It seems almost pointless to complain about Star Wars anymore. Not because there isn’t anything to say, but because it’s already been said by so many people. Just about every site purporting to report on the nerd world has said or done something on the plight of the Star Wars universe. Some have done it so brilliantly (Red Letter Media) that they’ve managed to turn the act of criticism itself into an entertainment experience worth repeated viewings.
Beyond the now cliché nature of Star Wars criticism is the simple fact that for all of the concentrated efforts of franchise fans, for all of the well thought out opinions, petitions and grassroots movements, Star Wars continues to decline. George Lucas continues to ignore the myriad voices begging him to stop and continues stomping on his creation.
His latest offense: adding dialogue to Return of the Jedi.
In the final sequence of the film where the Emperor is killing Luke while Vader watches, Darth Vader now screams“NOOOOO!” before rushing in to save his son.
Now I will admit, this is a far less egregious change than some of Lucas’s previous “improvements.” This isn’t like having Greedo shoot first in A New Hope or replacing the original actor who played Anakin Skywalker at the end of Return of the Jedi with Hayden Christensen. This honestly doesn’t change Vader’s character. His actions here are still the same, it just verbalizes an emotion that was previously left unspoken and to the imagination of the viewer. It makes it less subtle.
The question that arises from this is what was wrong with it being subtle? I understand that Lucas has been a stringent devotee to the plain and obvious. One need only look at the “romance”scenes of Revenge of the Sith to see that he’s a man who believes that emotions can’t be there without them being expressed in (painfully awkward) dialogue.
Sigh…I guess the real issue here is why he feels the need to fix something that isn’t broken. The changes made by the Special Editions were bad enough, but his persistent attitude of revision and addition just means that Star Wars fans can never even try to make themselves content with the films. Even if we can make peace with changes of the past there’s always the chance that Lucas will decide he wants something else to be different.
This is a problem compounded by the fact that Lucas refuses to release the original versions of the films. The upcoming Blu-Ray re-release will include some 40+ hours of special features, but not the unaltered version of the original trilogy. Lucas consistently describes his desire to create a “definitive” version of Star Wars. A part of the plan seems to be wiping the unedited editions from the face of the Earth.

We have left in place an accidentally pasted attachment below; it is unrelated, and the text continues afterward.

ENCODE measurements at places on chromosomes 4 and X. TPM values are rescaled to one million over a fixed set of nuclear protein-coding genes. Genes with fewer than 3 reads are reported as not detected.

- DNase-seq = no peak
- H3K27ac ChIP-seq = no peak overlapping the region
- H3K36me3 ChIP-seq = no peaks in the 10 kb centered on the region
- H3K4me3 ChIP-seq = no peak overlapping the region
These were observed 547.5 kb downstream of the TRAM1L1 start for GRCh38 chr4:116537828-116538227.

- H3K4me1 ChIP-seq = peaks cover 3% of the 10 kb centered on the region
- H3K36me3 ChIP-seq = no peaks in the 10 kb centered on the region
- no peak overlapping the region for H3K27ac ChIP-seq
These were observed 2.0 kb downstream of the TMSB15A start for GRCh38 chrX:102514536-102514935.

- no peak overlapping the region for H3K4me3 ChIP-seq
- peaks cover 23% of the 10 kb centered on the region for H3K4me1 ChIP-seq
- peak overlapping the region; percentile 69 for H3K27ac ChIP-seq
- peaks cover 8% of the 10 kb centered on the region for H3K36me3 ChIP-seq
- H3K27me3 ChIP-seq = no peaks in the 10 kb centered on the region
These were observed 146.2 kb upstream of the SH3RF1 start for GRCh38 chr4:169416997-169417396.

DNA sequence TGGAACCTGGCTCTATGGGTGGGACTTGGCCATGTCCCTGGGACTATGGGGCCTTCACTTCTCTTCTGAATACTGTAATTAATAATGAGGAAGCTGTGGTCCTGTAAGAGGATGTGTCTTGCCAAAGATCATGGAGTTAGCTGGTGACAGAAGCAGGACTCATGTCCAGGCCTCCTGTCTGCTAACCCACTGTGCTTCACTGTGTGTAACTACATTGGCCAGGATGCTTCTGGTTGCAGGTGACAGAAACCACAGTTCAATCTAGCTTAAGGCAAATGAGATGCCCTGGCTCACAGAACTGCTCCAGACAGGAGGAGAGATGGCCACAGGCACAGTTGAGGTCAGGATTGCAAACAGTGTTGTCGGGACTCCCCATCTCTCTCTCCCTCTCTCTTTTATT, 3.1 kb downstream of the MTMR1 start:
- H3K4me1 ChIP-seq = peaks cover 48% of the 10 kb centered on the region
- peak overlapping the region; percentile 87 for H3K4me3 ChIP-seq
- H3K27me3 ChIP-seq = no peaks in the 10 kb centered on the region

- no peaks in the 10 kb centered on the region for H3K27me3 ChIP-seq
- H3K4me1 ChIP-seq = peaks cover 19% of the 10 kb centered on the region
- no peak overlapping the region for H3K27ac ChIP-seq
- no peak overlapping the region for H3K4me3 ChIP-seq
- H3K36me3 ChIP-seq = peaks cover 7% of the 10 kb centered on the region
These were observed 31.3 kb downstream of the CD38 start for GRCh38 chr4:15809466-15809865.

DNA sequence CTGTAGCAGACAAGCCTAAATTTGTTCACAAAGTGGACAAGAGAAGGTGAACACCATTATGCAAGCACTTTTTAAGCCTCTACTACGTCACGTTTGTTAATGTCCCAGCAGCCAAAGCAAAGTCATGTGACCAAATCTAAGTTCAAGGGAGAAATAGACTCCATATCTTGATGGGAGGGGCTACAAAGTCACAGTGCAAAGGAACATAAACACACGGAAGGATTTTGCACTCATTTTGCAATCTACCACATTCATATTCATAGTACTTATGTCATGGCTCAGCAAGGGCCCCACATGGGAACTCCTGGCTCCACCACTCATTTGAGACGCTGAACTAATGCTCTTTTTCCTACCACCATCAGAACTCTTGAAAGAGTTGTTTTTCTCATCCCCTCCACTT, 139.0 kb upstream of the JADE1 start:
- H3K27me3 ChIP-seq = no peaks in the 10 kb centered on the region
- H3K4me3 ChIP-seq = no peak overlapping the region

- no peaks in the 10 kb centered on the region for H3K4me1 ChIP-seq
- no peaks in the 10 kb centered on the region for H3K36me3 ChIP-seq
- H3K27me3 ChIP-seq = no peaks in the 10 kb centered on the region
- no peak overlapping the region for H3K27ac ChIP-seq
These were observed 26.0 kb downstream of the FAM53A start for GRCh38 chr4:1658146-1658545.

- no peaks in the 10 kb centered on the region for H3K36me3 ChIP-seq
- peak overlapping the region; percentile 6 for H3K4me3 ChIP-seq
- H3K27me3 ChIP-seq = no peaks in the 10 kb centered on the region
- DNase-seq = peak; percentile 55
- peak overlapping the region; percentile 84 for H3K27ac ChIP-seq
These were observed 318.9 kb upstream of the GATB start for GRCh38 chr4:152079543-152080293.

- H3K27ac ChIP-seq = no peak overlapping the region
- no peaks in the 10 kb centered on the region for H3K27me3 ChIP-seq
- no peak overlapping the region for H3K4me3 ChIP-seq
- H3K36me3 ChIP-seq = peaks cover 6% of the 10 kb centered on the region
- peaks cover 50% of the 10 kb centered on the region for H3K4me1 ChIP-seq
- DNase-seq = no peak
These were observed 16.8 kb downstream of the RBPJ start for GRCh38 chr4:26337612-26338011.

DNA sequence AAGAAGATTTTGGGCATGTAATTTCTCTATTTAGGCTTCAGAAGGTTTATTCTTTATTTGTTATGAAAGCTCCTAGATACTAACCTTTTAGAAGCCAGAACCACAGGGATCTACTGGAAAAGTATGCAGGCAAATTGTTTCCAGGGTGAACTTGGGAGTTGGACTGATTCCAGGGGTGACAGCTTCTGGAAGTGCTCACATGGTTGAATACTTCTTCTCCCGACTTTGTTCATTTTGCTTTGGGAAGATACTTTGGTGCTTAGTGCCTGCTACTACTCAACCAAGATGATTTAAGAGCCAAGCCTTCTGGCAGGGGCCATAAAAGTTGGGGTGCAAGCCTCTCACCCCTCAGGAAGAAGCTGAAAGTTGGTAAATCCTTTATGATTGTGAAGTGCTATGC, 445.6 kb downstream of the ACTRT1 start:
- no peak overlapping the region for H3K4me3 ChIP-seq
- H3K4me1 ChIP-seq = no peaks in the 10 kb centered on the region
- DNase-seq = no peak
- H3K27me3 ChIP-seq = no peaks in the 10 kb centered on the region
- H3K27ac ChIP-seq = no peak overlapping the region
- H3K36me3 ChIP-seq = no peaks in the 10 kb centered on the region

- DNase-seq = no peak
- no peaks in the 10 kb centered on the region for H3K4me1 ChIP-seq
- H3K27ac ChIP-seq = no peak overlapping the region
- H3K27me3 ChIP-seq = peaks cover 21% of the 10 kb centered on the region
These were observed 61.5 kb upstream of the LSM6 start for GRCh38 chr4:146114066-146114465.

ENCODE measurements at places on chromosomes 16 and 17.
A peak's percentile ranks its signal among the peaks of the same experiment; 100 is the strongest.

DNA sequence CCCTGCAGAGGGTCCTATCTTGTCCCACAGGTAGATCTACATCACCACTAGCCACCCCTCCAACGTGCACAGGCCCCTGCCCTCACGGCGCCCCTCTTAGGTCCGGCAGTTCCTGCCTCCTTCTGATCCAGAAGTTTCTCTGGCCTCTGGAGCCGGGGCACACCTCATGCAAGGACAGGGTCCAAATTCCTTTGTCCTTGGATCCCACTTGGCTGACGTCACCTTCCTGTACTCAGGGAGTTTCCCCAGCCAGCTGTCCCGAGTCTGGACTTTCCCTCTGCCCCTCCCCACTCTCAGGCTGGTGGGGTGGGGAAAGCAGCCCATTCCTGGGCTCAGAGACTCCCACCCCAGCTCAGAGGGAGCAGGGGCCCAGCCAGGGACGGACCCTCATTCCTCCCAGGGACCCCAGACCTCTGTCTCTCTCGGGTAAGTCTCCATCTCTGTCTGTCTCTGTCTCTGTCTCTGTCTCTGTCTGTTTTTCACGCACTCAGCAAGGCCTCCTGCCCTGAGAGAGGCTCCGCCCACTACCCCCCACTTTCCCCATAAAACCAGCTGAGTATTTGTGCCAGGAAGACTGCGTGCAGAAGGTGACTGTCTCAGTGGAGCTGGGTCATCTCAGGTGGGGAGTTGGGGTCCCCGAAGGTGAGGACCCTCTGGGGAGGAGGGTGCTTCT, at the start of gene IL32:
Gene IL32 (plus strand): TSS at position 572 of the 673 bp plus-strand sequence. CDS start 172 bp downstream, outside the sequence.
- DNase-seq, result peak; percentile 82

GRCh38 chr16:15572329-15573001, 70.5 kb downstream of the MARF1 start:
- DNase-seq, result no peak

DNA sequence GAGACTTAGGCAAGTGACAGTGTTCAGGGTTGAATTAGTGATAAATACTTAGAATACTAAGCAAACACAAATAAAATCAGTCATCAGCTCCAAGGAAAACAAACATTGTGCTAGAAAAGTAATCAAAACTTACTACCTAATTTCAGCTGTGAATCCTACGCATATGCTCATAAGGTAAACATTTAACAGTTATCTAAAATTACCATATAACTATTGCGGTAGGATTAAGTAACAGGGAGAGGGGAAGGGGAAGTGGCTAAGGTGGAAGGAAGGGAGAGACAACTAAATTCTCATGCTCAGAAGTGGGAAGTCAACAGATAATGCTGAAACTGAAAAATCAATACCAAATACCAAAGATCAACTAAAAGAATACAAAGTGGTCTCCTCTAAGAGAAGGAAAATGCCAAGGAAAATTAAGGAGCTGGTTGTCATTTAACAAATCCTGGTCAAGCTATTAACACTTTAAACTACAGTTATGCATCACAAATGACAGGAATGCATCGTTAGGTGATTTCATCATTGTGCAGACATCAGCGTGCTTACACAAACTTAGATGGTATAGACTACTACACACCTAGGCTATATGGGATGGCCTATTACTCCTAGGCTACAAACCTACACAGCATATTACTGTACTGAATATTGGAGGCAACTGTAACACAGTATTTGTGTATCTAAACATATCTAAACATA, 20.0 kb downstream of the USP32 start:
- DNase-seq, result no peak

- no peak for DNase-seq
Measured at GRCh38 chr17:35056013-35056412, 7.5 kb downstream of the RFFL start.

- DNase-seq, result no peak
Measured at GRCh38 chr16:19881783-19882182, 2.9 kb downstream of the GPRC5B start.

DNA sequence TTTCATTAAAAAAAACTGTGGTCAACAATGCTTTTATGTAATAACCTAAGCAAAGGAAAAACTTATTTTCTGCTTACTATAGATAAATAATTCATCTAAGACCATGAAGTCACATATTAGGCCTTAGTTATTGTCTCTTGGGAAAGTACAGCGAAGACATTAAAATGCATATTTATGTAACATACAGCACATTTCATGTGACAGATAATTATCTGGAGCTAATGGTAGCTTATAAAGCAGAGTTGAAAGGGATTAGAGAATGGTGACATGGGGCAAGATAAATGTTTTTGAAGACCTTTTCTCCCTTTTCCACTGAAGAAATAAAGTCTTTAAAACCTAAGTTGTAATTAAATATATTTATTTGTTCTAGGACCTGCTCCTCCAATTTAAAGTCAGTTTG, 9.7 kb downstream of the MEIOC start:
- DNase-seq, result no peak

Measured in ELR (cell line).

This is impossible of course. The age of the internet means that you can’t really get rid of something. If it can be posted online and downloaded it will be. With a mere Google search I could probably find an intact, unedited version of Return of the Jedi with minimal effort. But I shouldn’t have to. Even if Lucas loathes the original work that made him so damned rich and famous, it’s still something that should be available even just for its historical value.
Perhaps it just irks me the way Lucas views Star Wars. He talks about his definitive vision of things, but really the films he had the most to do with were the prequel films and they were awful. And even those, like the original trilogy, were a collaborative effort. They were built by hundreds and thousands of people; craftsmen, artists and actors. His touch on The Empire Strikes Back and Return of the Jedi is even more tenuous. Empire was directed by Irvin Kirshner. The screenplay was a product of writers Leigh Brackett and Lawrence Kasdan. Return of the Jedi was directed by Richard Marguand and only partially written by Lucas. The only one of the original films to bear Lucas’creative mark on a totalitarian level was A New Hope.
That being the case I don’t how Lucas can consistently claim these to be his creations. He owns the rights for certain. But does the mere act of ownership really make it yours? The Sistine Chapel belongs to Catholicism, but people don’t look at the ceiling and credit the Pope.
Honestly, I’m past the point of being angry about Star Wars. What I am now is mostly sad. It’s a part of growing up I guess. The things you loved as a child grow tarnished with time, marred by experience and compromise. What’s worse about Star Wars, though is the unnecessary nature of it all. It’s like watching someone with a disease. You love them and want to help but know your efforts are futile. They grow worse and worse and when it’s over all those good memories are marred by the experience of watching them wither.
That’s a bit melodramatic, I know. The corruption of Star Wars can never really compare to the loss of a person. They’re just movies, after all. Even so, I can’t think of a metaphor that fits it better. If Star Wars were a person, George Lucas would be its disease.